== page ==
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  42.  16
    John Martin Fischer & Anthony L. Brueckner (2014). Prenatal and Posthumous Non-Existence: A Reply to Johansson. Journal of Ethics 18 (1):1-9.
    We have argued that it is rational to have asymmetric attitudes toward prenatal and posthumous non-existence insofar as this asymmetry is a special case of a more general (and arguably rational) asymmetry in our attitudes toward past and future pleasures. Here we respond to an interesting critique of our view by Jens Johansson. We contend that his critique involves a crucial and illicit switch in temporal perspectives in the process of considering modal claims (sending us to other possible worlds).
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  43. John Martin Fischer & Neal A. Tognazzini (2011). The Physiognomy of Responsibility. Philosophy and Phenomenological Research 82 (2):381-417.
    Our aim in this paper is to put the concept of moral responsibility under a microscope. At the lowest level of magnification, it appears unified. But Gary Watson has taught us that if we zoom in, we will find that moral responsibility has two faces: attributability and accountability. Or, to describe the two faces in different terms, there is a difference between being responsible and holding responsible. It is one thing to talk about the connection the agent has with her (...)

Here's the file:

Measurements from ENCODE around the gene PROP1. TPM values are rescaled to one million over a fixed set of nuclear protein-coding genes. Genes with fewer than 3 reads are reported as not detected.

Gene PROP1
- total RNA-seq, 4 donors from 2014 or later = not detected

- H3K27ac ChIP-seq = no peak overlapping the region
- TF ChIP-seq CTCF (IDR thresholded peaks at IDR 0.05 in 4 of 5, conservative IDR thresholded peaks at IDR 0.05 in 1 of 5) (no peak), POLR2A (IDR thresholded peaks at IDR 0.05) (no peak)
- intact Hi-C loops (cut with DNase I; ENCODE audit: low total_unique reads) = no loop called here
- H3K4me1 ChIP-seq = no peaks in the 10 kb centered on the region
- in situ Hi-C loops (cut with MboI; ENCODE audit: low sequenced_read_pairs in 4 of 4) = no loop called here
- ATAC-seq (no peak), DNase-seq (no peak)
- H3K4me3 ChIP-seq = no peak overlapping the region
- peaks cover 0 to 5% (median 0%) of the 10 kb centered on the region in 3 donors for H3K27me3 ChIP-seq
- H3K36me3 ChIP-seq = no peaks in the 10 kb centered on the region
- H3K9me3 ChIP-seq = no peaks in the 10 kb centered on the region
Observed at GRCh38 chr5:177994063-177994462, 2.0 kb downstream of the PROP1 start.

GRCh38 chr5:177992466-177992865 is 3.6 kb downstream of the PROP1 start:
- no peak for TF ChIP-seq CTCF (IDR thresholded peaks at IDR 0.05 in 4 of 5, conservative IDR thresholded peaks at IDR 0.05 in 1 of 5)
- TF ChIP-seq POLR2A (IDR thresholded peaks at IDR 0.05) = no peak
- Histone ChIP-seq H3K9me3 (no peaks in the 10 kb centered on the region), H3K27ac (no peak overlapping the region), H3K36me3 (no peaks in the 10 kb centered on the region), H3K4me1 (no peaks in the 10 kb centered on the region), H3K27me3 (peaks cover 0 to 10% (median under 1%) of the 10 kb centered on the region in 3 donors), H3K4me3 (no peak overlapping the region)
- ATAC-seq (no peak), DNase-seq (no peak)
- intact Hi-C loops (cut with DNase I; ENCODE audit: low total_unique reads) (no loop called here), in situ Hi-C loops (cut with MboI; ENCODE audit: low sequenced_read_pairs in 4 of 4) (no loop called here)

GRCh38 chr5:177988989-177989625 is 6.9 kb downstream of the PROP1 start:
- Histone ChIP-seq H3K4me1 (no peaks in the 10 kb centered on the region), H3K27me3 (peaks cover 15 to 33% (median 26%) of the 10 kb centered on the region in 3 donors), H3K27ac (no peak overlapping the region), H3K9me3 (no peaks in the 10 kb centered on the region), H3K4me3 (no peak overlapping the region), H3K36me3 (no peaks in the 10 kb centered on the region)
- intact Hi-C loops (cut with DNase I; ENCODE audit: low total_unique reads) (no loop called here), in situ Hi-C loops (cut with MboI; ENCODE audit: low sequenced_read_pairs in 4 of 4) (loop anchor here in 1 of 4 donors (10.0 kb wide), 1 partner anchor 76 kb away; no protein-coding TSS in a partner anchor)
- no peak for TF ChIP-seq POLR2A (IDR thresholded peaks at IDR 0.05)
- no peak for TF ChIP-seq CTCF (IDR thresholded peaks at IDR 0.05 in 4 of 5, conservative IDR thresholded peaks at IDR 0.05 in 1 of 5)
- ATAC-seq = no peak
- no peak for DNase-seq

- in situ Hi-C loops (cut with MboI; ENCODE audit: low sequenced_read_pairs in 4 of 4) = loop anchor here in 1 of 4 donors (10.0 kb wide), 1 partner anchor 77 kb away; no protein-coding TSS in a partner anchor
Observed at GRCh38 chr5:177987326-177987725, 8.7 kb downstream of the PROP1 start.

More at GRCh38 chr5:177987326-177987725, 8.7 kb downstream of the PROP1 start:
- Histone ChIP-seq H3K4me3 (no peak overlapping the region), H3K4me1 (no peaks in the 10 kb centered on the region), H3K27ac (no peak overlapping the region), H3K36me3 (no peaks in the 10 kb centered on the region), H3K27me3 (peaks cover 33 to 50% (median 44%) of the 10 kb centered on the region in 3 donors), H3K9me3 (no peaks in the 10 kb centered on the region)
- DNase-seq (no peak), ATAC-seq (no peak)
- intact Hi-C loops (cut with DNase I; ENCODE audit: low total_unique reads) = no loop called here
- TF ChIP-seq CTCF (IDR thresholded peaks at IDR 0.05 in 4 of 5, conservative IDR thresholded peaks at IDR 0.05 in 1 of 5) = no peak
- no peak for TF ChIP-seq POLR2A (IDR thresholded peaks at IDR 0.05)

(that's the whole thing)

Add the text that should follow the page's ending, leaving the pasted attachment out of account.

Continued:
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  44.  83
    Patrick Todd & John Martin Fischer (2011). The Truth About Freedom: A Reply to Merricks. Philosophical Review 120 (1):97 - 115.
    In his recent essay in the Philosophical Review, “Truth and Freedom,” Trenton Merricks contends (among other things) that the basic argument for the incompatibility of God's foreknowledge and human freedom is question-begging. He relies on a “truism” to the effect that truth depends on the world and not the other way around. The present essay argues that mere invocation of this truism does not establish that the basic argument for incompatibilism is question-begging. Further, it seeks to clarify important elements of (...)
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  45.  59
    Josie Fischer (2004). Social Responsibility and Ethics: Clarifying the Concepts. [REVIEW] Journal of Business Ethics 52 (4):391 - 400.
    Students coming into a third-year business ethics course I teach are often confused about the use and meaning of the terms social responsibility and ethics. This motivated me to take a closer look at a sample of the management and business ethics literature for an explanation of their confusion. I found that there are inconsistencies in the way the two terms are employed and the way the concepts are defined. This paper identifies the different ways the relationship between social responsibility (...)
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  46. John Martin Fischer (2010). The Frankfurt Cases: The Moral of the Stories. Philosophical Review 119 (3):315-336.